Mark Ronson & The Business Intl. - Record Collection
Collage art has a tendency to chart the extremely good, or the extremely bad. The cool configuration of Ronson's sophomore effort definitely falls into the former camp. It's tilted at the nostalgia crowd by clearly suggesting that these are old school vinyl covers, and as if you needed confirmation, there's those oh-so eighties pink ray-bans. Bonus points for continuing the artistic theme throughout the liner notes.
Janelle Monáe - The ArchAndroid
It would take a hefty art brief to cover the narrative and musical scope of Monáe's genre-defying sound, but this decepitvely simple portrait just about does it. Tieing in with the messianic character of Cindi Merriweather (just listen to the record ok?), the city and the woman become one in a shining display of mecha-diety. One part Fritz Lang's Metropolis, one part digital pharoah, all parts Janelle.
MGMT - Congratulations
The very first sign that MGMT had left the pscyh-pop accessibility of Kids, Time To Pretend, Electric Feel et al. behind was with this wilfully unfashionable cover. The joke was on them, the Sonic The Hedgehog inspired artwork postively screamed of early 90's tastes and in doing so invoked a warm sense of rose-tinted nostalgia. Its garish colours almost prepared one for the chaotic, acid-fried obscurity within, almost. 
Klaxons - Surfing The Void
The great man who introduced me to this album once said (on an unrelated note) "what the freak did cats do before YouTube?" Indeed. Surfing The Void finds the cat meme phenomenon of the oughties captured brilliantly. There's a subtle link to the dark journey of Klaxons' music itself, this bushy-whiskered feline is about to embark on quite the post-punk, prog-leaning trip.

Intronaut - Valley Of Smoke
Looking more like the cover of a fantasy paperback than an album, David D'Andrea's gothic pen and watercolour scroll nevertheless captures the album's sound. Hazy atmospherics play in the background, while the dense layers and twisted detail inhabit the foreground, without any one element crowding the other. That and it shows that album covers for prog-metal bands need not be cringeworthy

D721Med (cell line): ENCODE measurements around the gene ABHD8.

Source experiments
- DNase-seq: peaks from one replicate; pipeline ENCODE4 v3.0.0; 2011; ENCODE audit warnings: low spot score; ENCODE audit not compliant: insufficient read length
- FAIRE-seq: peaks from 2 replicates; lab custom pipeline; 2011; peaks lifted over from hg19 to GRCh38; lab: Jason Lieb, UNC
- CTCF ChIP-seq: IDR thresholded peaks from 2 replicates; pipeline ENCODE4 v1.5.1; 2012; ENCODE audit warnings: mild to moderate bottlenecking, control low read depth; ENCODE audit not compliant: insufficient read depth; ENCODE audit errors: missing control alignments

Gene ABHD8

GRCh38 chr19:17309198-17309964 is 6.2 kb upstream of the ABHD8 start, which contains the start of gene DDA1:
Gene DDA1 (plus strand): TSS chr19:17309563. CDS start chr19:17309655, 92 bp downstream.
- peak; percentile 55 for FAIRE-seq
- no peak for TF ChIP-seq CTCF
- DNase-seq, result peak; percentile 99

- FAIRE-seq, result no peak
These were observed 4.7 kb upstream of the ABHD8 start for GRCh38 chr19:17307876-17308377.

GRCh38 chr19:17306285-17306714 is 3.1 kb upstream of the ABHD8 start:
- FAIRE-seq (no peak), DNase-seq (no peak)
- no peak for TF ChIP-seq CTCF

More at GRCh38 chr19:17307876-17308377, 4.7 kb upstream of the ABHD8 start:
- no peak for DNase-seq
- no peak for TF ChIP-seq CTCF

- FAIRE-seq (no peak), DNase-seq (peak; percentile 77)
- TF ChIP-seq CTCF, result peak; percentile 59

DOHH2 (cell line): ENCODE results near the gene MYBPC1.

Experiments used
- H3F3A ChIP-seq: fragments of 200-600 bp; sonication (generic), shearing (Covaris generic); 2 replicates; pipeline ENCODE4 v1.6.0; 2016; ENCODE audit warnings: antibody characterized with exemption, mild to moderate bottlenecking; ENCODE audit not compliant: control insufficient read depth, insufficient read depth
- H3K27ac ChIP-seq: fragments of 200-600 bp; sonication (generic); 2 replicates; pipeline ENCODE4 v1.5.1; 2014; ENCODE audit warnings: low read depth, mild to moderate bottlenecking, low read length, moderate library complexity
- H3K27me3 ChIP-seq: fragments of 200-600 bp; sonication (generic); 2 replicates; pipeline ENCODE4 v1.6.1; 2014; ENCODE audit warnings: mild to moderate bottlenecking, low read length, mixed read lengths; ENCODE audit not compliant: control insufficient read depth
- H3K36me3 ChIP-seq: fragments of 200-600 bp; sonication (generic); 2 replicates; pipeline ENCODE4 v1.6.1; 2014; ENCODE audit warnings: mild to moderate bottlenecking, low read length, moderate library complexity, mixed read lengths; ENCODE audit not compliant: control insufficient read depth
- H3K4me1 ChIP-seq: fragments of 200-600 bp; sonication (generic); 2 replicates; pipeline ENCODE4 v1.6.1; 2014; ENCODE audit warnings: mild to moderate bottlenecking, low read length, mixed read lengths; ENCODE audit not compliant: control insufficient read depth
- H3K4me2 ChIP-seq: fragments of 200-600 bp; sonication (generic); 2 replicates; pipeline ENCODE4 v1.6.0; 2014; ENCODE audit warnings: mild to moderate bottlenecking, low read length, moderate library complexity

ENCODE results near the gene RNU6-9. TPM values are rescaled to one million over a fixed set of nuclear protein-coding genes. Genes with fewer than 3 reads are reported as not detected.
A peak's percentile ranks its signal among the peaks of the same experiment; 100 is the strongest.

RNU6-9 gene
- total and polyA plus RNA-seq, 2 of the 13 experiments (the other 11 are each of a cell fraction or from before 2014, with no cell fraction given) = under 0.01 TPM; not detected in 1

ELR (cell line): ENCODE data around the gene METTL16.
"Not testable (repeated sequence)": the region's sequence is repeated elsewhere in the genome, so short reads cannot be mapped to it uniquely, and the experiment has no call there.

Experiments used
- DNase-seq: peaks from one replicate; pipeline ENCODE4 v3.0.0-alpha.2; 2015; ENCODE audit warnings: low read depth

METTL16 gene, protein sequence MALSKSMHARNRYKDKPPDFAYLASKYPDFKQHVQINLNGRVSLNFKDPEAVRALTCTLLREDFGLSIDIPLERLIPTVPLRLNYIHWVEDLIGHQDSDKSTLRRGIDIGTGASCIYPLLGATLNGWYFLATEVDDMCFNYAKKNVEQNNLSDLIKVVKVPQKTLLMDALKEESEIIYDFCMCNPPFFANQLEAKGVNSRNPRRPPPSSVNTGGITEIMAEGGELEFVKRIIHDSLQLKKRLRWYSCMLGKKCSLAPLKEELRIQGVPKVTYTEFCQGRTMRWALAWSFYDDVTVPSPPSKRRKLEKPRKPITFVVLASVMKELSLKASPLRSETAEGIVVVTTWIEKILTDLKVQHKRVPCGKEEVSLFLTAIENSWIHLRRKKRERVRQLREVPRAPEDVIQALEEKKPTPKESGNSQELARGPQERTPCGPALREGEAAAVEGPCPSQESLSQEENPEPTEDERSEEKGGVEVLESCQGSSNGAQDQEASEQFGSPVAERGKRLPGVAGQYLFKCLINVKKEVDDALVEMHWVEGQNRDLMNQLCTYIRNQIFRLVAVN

Everything Everything - Man Alive
I can't really place my finger on what makes this sleeve so appealing. It's a beautiful profile of a fox at sunset, which in itself doesn't make sense, even before it's vandalised by streaks of non-descript pixels. Maybe it's the unique font, or the way it seems the natural origins of the photo are being deconstructed, but there's something about this cover. Ultimately it's the bizarre fusion of elements that'll keep you looking at it.
Sleigh Bells - Sleigh Bells 
If the list has proven anything thus far, it's that the best album art captures some of the spirit and character of its contents with a striking, iconic image that belies complexity. Sleigh Bells is just such an example. If you had to describe the duo's brand of sixties pop colliding headfirst with jagged guitars and machine driven drums, then a grainy filmstock of old-school cheerleaders with their faces scratched out would make perfect sense. It was either that or a newspaper photo of the resultant car crash between a Thunderbird and a Mack Truck. 
Erykah Badu - New Amerykah Part II: Return Of The Ankh
Like the other side of the coin to The ArchAndroid above, it favours the organic and psychedelic. Sure there's the towering robotic version of Badu fronting a pile of scrap metal, but the overall impression is of the dense, purple foliage beneath a tri-moon skyline that surrouds it. Complete with mini-Badu gardener goddess figure. It's interesting that two female mavericks came from two completely different starting points and ended up with some cross-over elements, whatever they were smoking - I want a puff.